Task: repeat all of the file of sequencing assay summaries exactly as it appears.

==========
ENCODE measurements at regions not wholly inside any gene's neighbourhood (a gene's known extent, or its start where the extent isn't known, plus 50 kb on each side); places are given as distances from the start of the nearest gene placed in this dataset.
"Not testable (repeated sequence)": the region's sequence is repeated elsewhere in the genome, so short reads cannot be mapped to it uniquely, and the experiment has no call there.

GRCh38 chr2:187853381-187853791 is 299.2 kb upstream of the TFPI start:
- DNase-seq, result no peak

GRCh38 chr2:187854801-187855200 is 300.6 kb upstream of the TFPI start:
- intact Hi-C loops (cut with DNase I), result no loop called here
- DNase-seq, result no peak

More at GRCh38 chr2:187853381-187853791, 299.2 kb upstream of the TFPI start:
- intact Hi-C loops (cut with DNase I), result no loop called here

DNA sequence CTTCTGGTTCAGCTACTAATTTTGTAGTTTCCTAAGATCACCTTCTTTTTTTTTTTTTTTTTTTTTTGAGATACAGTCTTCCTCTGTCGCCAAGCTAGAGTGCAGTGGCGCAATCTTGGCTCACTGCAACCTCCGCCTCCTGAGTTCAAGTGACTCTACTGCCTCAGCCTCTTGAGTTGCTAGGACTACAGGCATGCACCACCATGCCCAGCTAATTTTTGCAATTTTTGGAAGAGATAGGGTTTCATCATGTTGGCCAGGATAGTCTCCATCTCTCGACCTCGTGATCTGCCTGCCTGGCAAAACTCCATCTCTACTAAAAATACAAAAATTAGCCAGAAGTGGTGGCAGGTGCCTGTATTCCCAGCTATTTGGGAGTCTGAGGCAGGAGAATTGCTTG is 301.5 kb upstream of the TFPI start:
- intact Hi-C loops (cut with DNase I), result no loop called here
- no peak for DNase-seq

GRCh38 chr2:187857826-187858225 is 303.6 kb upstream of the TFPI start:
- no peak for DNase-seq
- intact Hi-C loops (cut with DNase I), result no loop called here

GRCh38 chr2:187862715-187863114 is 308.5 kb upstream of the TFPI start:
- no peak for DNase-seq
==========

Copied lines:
ENCODE measurements at regions not wholly inside any gene's neighbourhood (a gene's known extent, or its start where the extent isn't known, plus 50 kb on each side); places are given as distances from the start of the nearest gene placed in this dataset.
"Not testable (repeated sequence)": the region's sequence is repeated elsewhere in the genome, so short reads cannot be mapped to it uniquely, and the experiment has no call there.

GRCh38 chr2:187853381-187853791 is 299.2 kb upstream of the TFPI start:
- DNase-seq, result no peak

GRCh38 chr2:187854801-187855200 is 300.6 kb upstream of the TFPI start:
- intact Hi-C loops (cut with DNase I), result no loop called here
- DNase-seq, result no peak

More at GRCh38 chr2:187853381-187853791, 299.2 kb upstream of the TFPI start:
- intact Hi-C loops (cut with DNase I), result no loop called here

DNA sequence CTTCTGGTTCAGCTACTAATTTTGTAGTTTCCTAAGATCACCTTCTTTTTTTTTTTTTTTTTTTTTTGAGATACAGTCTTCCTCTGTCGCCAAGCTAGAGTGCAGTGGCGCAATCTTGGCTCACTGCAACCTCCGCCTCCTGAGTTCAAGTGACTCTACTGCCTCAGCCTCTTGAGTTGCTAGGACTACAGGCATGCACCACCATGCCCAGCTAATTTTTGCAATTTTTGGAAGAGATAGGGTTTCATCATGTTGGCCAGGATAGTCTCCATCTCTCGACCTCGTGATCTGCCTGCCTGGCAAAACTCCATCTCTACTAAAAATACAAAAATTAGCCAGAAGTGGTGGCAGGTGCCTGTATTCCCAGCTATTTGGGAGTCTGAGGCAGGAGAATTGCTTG is 301.5 kb upstream of the TFPI start:
- intact Hi-C loops (cut with DNase I), result no loop called here
- no peak for DNase-seq

GRCh38 chr2:187857826-187858225 is 303.6 kb upstream of the TFPI start:
- no peak for DNase-seq
- intact Hi-C loops (cut with DNase I), result no loop called here

GRCh38 chr2:187862715-187863114 is 308.5 kb upstream of the TFPI start:
- no peak for DNase-seq